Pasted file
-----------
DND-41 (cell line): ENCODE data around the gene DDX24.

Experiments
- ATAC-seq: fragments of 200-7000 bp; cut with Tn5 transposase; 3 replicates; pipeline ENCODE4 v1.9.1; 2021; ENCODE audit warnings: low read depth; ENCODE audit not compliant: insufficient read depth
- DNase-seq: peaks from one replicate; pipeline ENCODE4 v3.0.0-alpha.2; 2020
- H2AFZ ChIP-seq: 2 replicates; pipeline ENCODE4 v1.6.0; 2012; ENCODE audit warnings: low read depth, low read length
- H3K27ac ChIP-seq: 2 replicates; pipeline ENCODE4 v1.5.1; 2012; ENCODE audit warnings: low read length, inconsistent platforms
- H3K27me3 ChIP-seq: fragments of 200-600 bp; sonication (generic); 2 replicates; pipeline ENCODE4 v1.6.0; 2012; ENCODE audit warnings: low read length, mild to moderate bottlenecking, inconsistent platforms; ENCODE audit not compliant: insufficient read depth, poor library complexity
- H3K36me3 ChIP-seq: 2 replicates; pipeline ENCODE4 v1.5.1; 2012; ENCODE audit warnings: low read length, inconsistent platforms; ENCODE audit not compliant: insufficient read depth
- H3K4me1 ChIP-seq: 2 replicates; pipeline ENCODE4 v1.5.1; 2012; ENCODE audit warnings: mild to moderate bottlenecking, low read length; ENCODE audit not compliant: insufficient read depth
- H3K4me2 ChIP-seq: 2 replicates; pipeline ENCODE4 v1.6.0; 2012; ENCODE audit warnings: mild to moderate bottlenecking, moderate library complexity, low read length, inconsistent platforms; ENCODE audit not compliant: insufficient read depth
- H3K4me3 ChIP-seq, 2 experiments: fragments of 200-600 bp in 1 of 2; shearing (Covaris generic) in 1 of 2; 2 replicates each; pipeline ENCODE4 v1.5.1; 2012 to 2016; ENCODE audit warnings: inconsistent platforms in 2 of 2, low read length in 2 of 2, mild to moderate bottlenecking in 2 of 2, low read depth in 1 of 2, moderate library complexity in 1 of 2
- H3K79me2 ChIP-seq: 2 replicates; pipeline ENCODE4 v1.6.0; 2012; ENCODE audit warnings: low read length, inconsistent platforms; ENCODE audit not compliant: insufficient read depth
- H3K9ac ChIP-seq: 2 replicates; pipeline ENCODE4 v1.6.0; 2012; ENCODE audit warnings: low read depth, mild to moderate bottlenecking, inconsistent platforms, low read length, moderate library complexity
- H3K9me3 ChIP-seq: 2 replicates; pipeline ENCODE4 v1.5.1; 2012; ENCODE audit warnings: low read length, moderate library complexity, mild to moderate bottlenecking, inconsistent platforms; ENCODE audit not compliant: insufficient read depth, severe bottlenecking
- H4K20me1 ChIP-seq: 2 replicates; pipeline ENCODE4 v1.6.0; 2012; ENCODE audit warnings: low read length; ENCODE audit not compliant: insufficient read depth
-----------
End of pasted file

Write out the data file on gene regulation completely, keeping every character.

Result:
DND-41 (cell line): ENCODE data around the gene DDX24.

Experiments
- ATAC-seq: fragments of 200-7000 bp; cut with Tn5 transposase; 3 replicates; pipeline ENCODE4 v1.9.1; 2021; ENCODE audit warnings: low read depth; ENCODE audit not compliant: insufficient read depth
- DNase-seq: peaks from one replicate; pipeline ENCODE4 v3.0.0-alpha.2; 2020
- H2AFZ ChIP-seq: 2 replicates; pipeline ENCODE4 v1.6.0; 2012; ENCODE audit warnings: low read depth, low read length
- H3K27ac ChIP-seq: 2 replicates; pipeline ENCODE4 v1.5.1; 2012; ENCODE audit warnings: low read length, inconsistent platforms
- H3K27me3 ChIP-seq: fragments of 200-600 bp; sonication (generic); 2 replicates; pipeline ENCODE4 v1.6.0; 2012; ENCODE audit warnings: low read length, mild to moderate bottlenecking, inconsistent platforms; ENCODE audit not compliant: insufficient read depth, poor library complexity
- H3K36me3 ChIP-seq: 2 replicates; pipeline ENCODE4 v1.5.1; 2012; ENCODE audit warnings: low read length, inconsistent platforms; ENCODE audit not compliant: insufficient read depth
- H3K4me1 ChIP-seq: 2 replicates; pipeline ENCODE4 v1.5.1; 2012; ENCODE audit warnings: mild to moderate bottlenecking, low read length; ENCODE audit not compliant: insufficient read depth
- H3K4me2 ChIP-seq: 2 replicates; pipeline ENCODE4 v1.6.0; 2012; ENCODE audit warnings: mild to moderate bottlenecking, moderate library complexity, low read length, inconsistent platforms; ENCODE audit not compliant: insufficient read depth
- H3K4me3 ChIP-seq, 2 experiments: fragments of 200-600 bp in 1 of 2; shearing (Covaris generic) in 1 of 2; 2 replicates each; pipeline ENCODE4 v1.5.1; 2012 to 2016; ENCODE audit warnings: inconsistent platforms in 2 of 2, low read length in 2 of 2, mild to moderate bottlenecking in 2 of 2, low read depth in 1 of 2, moderate library complexity in 1 of 2
- H3K79me2 ChIP-seq: 2 replicates; pipeline ENCODE4 v1.6.0; 2012; ENCODE audit warnings: low read length, inconsistent platforms; ENCODE audit not compliant: insufficient read depth
- H3K9ac ChIP-seq: 2 replicates; pipeline ENCODE4 v1.6.0; 2012; ENCODE audit warnings: low read depth, mild to moderate bottlenecking, inconsistent platforms, low read length, moderate library complexity
- H3K9me3 ChIP-seq: 2 replicates; pipeline ENCODE4 v1.5.1; 2012; ENCODE audit warnings: low read length, moderate library complexity, mild to moderate bottlenecking, inconsistent platforms; ENCODE audit not compliant: insufficient read depth, severe bottlenecking
- H4K20me1 ChIP-seq: 2 replicates; pipeline ENCODE4 v1.6.0; 2012; ENCODE audit warnings: low read length; ENCODE audit not compliant: insufficient read depth